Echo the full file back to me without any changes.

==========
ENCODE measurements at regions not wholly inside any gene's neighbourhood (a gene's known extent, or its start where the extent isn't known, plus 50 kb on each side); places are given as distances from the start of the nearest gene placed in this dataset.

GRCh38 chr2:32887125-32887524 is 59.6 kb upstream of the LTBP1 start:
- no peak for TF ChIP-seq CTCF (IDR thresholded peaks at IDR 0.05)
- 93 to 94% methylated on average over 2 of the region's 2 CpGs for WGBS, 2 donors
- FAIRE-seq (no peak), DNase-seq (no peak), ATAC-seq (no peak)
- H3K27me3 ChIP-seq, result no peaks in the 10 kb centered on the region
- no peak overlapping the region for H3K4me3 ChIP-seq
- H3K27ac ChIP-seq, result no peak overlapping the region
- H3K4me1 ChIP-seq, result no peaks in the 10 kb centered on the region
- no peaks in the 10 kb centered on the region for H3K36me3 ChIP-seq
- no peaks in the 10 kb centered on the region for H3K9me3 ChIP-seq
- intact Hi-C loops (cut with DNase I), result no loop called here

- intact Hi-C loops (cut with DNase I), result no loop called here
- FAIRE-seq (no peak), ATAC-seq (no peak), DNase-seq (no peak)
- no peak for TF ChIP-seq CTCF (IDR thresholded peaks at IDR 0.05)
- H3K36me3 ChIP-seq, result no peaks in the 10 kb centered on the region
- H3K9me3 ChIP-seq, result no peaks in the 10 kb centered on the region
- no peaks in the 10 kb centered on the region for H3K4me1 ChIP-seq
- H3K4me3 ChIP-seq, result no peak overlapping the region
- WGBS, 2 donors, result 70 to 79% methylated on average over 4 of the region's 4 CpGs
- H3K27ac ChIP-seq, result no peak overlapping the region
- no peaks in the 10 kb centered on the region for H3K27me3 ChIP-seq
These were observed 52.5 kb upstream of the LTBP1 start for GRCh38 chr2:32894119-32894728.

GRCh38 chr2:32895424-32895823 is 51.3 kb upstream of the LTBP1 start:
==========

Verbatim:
ENCODE measurements at regions not wholly inside any gene's neighbourhood (a gene's known extent, or its start where the extent isn't known, plus 50 kb on each side); places are given as distances from the start of the nearest gene placed in this dataset.

GRCh38 chr2:32887125-32887524 is 59.6 kb upstream of the LTBP1 start:
- no peak for TF ChIP-seq CTCF (IDR thresholded peaks at IDR 0.05)
- 93 to 94% methylated on average over 2 of the region's 2 CpGs for WGBS, 2 donors
- FAIRE-seq (no peak), DNase-seq (no peak), ATAC-seq (no peak)
- H3K27me3 ChIP-seq, result no peaks in the 10 kb centered on the region
- no peak overlapping the region for H3K4me3 ChIP-seq
- H3K27ac ChIP-seq, result no peak overlapping the region
- H3K4me1 ChIP-seq, result no peaks in the 10 kb centered on the region
- no peaks in the 10 kb centered on the region for H3K36me3 ChIP-seq
- no peaks in the 10 kb centered on the region for H3K9me3 ChIP-seq
- intact Hi-C loops (cut with DNase I), result no loop called here

- intact Hi-C loops (cut with DNase I), result no loop called here
- FAIRE-seq (no peak), ATAC-seq (no peak), DNase-seq (no peak)
- no peak for TF ChIP-seq CTCF (IDR thresholded peaks at IDR 0.05)
- H3K36me3 ChIP-seq, result no peaks in the 10 kb centered on the region
- H3K9me3 ChIP-seq, result no peaks in the 10 kb centered on the region
- no peaks in the 10 kb centered on the region for H3K4me1 ChIP-seq
- H3K4me3 ChIP-seq, result no peak overlapping the region
- WGBS, 2 donors, result 70 to 79% methylated on average over 4 of the region's 4 CpGs
- H3K27ac ChIP-seq, result no peak overlapping the region
- no peaks in the 10 kb centered on the region for H3K27me3 ChIP-seq
These were observed 52.5 kb upstream of the LTBP1 start for GRCh38 chr2:32894119-32894728.

GRCh38 chr2:32895424-32895823 is 51.3 kb upstream of the LTBP1 start: